Pubmed du 03/07/17

lundi 3 juillet 2017

1. Brigida AL, Schultz S, Cascone M, Antonucci N, Siniscalco D. Endocannabinod Signal Dysregulation in Autism Spectrum Disorders : A Correlation Link between Inflammatory State and Neuro-Immune Alterations. Int J Mol Sci. 2017 ; 18(7).

Several studies highlight a key involvement of endocannabinoid (EC) system in autism pathophysiology. The EC system is a complex network of lipid signaling pathways comprised of arachidonic acid-derived compounds (anandamide, AEA) and 2-arachidonoyl glycerol (2-AG), their G-protein-coupled receptors (cannabinoid receptors CB1 and CB2) and the associated enzymes. In addition to autism, the EC system is also involved in several other psychiatric disorders (i.e., anxiety, major depression, bipolar disorder and schizophrenia). This system is a key regulator of metabolic and cellular pathways involved in autism, such as food intake, energy metabolism and immune system control. Early studies in autism animal models have demonstrated alterations in the brain’s EC system. Autism is also characterized by immune system dysregulation. This alteration includes differential monocyte and macrophage responses, and abnormal cytokine and T cell levels. EC system dysfunction in a monocyte and macrophagic cellular model of autism has been demonstrated by showing that the mRNA and protein for CB2 receptor and EC enzymes were significantly dysregulated, further indicating the involvement of the EC system in autism-associated immunological disruptions. Taken together, these new findings offer a novel perspective in autism research and indicate that the EC system could represent a novel target option for autism pharmacotherapy.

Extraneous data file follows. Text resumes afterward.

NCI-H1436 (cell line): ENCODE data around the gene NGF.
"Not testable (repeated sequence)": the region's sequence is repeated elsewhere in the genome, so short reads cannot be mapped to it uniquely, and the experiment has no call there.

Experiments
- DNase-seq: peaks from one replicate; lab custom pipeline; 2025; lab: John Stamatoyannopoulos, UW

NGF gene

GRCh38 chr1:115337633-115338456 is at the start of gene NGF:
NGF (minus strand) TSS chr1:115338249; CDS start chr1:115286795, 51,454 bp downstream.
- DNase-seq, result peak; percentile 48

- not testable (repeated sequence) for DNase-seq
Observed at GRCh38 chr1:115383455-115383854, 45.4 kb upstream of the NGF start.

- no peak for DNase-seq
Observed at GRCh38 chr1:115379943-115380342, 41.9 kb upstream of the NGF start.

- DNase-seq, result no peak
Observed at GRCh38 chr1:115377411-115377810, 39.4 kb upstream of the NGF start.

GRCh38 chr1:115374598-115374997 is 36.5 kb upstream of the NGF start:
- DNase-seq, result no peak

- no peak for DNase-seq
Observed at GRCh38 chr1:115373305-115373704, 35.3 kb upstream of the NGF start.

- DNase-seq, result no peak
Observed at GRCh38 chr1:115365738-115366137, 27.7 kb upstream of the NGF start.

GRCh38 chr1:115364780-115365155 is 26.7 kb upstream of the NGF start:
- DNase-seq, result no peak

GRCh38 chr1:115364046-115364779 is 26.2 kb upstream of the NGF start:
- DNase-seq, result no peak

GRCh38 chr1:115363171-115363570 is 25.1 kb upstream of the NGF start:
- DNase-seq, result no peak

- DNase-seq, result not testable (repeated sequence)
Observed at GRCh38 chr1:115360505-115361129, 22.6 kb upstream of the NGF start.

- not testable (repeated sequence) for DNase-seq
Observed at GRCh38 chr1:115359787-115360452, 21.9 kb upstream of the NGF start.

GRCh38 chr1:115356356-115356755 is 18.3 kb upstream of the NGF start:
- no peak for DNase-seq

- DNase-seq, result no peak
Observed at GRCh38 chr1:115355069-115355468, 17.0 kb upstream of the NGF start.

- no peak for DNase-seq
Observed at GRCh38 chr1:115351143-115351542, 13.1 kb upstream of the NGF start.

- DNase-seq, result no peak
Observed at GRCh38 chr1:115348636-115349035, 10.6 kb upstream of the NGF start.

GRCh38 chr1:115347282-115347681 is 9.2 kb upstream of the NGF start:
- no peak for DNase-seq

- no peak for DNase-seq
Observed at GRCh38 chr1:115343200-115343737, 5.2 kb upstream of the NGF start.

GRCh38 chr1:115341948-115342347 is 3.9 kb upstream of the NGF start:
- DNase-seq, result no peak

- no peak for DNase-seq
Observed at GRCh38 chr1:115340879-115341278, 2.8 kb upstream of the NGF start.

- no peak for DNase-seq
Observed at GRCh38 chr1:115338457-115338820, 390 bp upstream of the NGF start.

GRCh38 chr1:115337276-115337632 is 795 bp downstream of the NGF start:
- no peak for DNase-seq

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2. Delaney KR. Restoring EEAqualibrium : rebalancing excitation and inhibition in Rett mouse model neurons with early endosome antigen-1. J Physiol. 2017.

Rett syndrome is a neurological disorder resulting from loss of function of MECP2, an X-linked transcription factor, which controls expression of hundreds of genes involved in synapse formation and development by binding primarily to methylated DNA. This article is protected by copyright. All rights reserved.